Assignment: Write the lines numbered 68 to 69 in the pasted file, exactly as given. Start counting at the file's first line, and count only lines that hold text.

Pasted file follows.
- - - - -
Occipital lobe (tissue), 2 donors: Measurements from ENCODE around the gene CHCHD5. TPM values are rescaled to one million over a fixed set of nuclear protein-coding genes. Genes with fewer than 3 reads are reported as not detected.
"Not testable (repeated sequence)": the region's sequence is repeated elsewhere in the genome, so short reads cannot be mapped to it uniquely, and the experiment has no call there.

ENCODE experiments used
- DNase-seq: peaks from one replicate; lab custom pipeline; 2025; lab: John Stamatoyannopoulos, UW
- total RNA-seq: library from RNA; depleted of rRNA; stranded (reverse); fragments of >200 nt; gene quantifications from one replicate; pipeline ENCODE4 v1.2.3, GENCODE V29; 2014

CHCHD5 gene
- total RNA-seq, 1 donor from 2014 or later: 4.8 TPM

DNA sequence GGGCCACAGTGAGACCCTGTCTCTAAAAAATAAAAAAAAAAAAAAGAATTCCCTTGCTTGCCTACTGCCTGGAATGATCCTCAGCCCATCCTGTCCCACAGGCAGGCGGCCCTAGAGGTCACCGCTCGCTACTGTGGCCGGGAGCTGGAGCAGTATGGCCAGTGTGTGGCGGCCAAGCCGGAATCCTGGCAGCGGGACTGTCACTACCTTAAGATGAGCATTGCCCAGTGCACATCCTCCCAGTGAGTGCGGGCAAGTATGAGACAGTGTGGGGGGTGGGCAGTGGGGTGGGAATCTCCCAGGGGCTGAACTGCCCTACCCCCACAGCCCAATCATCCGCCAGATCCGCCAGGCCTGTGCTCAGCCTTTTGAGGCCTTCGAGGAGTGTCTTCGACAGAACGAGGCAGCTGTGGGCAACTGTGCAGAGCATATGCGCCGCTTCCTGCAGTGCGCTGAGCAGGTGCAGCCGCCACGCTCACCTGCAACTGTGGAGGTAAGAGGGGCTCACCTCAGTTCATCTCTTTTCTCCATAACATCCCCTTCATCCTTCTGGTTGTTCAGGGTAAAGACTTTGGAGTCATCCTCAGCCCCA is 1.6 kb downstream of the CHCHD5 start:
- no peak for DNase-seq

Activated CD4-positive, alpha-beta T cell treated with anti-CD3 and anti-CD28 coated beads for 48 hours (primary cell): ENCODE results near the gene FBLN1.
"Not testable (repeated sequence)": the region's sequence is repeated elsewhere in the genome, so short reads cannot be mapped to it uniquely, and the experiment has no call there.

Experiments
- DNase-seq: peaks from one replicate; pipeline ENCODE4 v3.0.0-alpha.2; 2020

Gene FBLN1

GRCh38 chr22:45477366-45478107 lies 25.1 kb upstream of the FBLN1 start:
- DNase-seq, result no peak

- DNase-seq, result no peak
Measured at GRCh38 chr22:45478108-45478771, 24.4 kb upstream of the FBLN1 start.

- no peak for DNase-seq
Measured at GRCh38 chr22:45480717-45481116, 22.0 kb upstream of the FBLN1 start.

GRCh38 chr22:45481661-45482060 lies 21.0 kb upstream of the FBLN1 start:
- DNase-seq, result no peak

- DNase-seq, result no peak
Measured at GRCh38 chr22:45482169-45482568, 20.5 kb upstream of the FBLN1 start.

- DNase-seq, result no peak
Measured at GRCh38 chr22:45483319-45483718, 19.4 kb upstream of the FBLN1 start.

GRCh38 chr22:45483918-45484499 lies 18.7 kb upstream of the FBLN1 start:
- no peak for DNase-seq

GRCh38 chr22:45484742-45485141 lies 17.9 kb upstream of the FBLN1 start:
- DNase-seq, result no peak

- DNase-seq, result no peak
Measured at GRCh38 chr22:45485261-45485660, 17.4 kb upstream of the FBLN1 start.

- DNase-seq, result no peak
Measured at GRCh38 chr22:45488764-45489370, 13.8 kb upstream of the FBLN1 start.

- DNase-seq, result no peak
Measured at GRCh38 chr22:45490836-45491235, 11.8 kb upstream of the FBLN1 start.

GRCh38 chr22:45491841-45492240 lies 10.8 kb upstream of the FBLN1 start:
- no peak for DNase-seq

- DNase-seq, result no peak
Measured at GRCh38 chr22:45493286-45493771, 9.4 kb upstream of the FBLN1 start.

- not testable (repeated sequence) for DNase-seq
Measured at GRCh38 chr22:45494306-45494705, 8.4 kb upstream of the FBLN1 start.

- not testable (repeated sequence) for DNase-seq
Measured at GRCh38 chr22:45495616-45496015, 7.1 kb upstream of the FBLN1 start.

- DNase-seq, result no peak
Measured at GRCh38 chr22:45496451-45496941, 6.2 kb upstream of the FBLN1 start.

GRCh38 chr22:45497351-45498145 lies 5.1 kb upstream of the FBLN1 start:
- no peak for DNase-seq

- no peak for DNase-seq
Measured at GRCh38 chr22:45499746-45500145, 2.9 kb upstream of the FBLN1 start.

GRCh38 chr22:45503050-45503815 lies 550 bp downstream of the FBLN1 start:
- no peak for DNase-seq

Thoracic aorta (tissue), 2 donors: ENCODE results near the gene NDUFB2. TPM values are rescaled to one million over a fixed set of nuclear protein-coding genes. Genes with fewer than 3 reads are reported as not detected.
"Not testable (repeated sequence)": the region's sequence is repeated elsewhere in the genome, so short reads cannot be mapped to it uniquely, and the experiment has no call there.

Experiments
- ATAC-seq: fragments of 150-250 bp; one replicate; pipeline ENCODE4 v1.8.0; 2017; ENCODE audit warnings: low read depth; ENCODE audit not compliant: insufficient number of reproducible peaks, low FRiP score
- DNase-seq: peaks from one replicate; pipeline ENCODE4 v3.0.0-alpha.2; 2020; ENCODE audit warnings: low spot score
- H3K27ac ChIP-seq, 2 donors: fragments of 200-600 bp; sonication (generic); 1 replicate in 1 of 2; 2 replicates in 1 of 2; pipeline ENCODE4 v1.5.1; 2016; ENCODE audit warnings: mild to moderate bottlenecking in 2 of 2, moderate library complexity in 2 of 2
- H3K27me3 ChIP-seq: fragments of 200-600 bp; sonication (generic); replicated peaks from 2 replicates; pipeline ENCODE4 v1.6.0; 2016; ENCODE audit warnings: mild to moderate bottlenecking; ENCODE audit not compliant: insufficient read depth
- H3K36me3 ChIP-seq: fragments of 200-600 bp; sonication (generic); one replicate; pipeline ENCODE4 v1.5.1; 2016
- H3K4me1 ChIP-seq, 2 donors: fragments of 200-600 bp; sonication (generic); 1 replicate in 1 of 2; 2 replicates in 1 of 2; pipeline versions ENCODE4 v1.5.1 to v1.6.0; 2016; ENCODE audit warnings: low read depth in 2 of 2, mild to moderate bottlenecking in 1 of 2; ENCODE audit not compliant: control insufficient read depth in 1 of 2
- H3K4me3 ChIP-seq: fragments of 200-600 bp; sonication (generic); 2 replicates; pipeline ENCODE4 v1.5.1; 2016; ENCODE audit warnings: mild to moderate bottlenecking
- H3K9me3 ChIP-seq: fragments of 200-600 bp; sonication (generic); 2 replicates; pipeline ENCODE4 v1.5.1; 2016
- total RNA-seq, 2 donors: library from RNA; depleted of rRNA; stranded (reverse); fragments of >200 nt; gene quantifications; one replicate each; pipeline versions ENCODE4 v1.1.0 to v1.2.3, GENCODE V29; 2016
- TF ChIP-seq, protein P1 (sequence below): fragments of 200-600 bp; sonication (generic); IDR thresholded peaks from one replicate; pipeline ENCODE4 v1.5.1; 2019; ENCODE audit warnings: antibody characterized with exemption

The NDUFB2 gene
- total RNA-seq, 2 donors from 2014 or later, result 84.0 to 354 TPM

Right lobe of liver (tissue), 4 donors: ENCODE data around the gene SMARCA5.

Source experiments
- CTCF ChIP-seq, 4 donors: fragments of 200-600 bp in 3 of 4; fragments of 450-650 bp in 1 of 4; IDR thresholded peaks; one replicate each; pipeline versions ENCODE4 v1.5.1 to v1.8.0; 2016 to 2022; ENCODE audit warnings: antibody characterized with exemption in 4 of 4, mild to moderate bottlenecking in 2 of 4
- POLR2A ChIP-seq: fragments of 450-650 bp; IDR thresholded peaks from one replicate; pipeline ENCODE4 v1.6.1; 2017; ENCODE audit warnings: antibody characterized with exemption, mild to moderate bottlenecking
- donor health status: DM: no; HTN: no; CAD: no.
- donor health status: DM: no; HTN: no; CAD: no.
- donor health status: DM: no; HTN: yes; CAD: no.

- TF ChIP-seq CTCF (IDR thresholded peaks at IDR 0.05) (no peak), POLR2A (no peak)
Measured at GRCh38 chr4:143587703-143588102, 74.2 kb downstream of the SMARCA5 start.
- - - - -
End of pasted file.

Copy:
Right lobe of liver (tissue), 4 donors: ENCODE data around the gene SMARCA5.

Source experiments